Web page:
Avoid any place where they sterilize equipment in the studio's public bathroom.

What kind of jewelry should I choose?

Look for titanium, 14-karat gold, or surgical-grade steel.

What are the different types of ear piercings?

You can make holes in about 15 places on your ear:

  • Lobe
  • Upward along the outer cartilage
  • Inward along the part of the ear attached to your head
  • Several places in the center

What's the healing time?

There are different types of tissue in different parts of your ear, so how long it takes to heal depends on your body and the place you've pierced.

Earlobes usually take 6-8 weeks. If you pierce the cartilage on the side of your ear, it can take 4 months to a year. Ask your piercing professional for an estimate.

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How do I care for my piercing while it heals?

Clean the area around your piercing twice a day with soap and warm water or rubbing alcohol. Your piercing professional may recommend a specific cleanser. Put an antibiotic ointment around the area to prevent a skin infection.

Though it's tempting, try not to touch your ear piercing. Germs from your hands can cause an infection.

Avoid places where germs flow freely, like pools and hot tubs.

It's also important to leave your piercing in place, even at night, unless you have an infection or other issue.

What if my piercing gets infected?

Right after an earlobe piercing, your ear may be red or swollen. That should go away after a day or two.

If it continues, feels itchy, or has a discharge, try this three times a day:

  • Wash your hands with soap and water.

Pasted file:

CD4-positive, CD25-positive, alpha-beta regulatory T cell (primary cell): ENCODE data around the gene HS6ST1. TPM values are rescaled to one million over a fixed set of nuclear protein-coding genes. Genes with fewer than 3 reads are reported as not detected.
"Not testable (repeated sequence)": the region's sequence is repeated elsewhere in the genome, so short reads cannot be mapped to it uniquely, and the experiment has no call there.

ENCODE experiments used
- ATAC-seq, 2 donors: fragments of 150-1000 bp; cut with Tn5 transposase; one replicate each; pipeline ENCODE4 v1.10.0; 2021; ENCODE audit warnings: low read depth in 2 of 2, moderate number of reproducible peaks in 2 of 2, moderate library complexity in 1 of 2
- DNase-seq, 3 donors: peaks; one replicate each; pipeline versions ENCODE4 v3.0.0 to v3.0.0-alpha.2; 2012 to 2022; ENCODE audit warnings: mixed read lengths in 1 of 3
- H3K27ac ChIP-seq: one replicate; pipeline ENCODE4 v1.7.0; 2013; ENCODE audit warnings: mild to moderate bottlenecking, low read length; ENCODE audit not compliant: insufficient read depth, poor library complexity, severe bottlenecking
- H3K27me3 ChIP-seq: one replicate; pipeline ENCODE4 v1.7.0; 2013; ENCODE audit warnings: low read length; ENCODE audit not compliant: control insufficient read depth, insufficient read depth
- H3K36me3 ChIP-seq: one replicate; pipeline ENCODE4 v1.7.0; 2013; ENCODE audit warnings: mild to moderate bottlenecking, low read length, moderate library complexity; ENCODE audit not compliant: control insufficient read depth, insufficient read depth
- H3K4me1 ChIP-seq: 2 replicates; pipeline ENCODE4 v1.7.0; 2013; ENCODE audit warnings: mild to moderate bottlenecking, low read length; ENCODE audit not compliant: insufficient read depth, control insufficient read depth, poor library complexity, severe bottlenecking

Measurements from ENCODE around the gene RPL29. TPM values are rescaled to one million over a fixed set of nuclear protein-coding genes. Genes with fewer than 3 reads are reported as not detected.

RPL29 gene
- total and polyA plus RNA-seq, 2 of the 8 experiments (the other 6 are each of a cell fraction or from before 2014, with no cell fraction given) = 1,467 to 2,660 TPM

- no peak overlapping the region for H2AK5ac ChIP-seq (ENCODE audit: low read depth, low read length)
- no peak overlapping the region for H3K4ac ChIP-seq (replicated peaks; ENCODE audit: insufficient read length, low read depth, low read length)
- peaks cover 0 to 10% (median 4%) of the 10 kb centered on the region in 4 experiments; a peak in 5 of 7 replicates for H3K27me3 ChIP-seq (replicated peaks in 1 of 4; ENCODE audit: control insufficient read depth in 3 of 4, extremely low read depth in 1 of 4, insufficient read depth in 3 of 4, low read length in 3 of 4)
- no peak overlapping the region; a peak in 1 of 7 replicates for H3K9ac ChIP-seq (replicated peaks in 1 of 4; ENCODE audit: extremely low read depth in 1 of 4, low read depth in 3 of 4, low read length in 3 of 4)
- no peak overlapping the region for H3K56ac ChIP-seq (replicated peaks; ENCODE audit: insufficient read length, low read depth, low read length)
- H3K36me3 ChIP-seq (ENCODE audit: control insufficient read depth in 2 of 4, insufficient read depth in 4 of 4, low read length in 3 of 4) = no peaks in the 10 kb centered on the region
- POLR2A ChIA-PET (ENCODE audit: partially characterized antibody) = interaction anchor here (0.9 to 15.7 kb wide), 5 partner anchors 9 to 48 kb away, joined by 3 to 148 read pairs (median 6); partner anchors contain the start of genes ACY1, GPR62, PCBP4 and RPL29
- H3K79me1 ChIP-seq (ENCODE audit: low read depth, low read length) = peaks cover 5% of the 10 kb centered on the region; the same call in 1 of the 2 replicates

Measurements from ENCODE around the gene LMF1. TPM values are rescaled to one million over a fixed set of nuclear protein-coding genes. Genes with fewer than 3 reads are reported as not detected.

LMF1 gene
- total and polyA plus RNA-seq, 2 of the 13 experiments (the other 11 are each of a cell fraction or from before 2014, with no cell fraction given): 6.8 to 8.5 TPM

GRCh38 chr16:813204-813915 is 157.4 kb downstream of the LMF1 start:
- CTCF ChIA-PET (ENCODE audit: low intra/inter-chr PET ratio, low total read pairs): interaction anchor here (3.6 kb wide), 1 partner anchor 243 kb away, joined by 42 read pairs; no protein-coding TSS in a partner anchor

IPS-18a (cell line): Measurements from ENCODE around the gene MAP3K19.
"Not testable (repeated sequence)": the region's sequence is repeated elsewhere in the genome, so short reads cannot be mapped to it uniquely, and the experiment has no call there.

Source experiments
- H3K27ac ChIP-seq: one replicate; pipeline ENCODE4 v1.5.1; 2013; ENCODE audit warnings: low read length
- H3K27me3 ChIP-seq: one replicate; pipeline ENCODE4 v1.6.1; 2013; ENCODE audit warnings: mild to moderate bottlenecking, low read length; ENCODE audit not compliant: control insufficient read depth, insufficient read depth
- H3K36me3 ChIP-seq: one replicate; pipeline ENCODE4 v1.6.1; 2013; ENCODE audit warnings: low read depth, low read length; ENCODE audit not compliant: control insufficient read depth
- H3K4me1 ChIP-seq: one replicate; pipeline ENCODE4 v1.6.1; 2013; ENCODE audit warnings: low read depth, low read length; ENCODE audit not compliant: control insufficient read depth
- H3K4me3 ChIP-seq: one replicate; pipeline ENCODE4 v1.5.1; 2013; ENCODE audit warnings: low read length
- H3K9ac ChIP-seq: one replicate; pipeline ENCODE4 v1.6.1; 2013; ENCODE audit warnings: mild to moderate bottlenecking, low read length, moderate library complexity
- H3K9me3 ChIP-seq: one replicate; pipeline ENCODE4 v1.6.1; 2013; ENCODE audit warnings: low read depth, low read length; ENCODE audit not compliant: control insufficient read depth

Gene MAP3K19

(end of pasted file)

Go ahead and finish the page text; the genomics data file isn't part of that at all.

• Put 1/2 teaspoon of salt in a cup of warm water and stir.
  • Don't remove the earring. Soak a cotton ball in the salt water and place it on the infected area.
  • Pat it dry with a tissue or clean cotton ball.
  • Put a little bit of over-the-counter antibiotic cream on the area.
  • Rotate your piercing a few times.

If it's still not better, or if a different part of your ear is infected, see your doctor.

WebMD Medical Reference Reviewed by Debra Jaliman, MD on October 07, 2019

Sources

SOURCES:

American Family Physician: "Body Piercing: What You Should Know."

National Library of Medicine, National Institutes of Health: "Body Piercing: Medical Concerns with Cutting-Edge Fashion," "Trends and complications of ear piercing among selected Nigerian population."

American Academy of Family Physicians, FamilyDoctor.org: "Body Piercing."

Mayo Clinic: "Piercings: How to prevent complications," "How to treat a piercing site infection."

Center for Young Women's Health, Boston Children's Hospital: "Body Piercing."

Association of Professional Piercers: "Picking Your Piercer," "Taking Care of Your New Piercing." 

University of Utah: "Ear Piercing: How Young Is Too Young?"

American Academy of Pediatrics: "Ear Piercing."

Riley Children's Health, Indiana University Health: "Ear Piercing for Kids: Safety Tips from a Pediatrician."

University of Michigan, University Health Service: "Body Art: What You Need to Know about Getting a Tattoo or Piercing."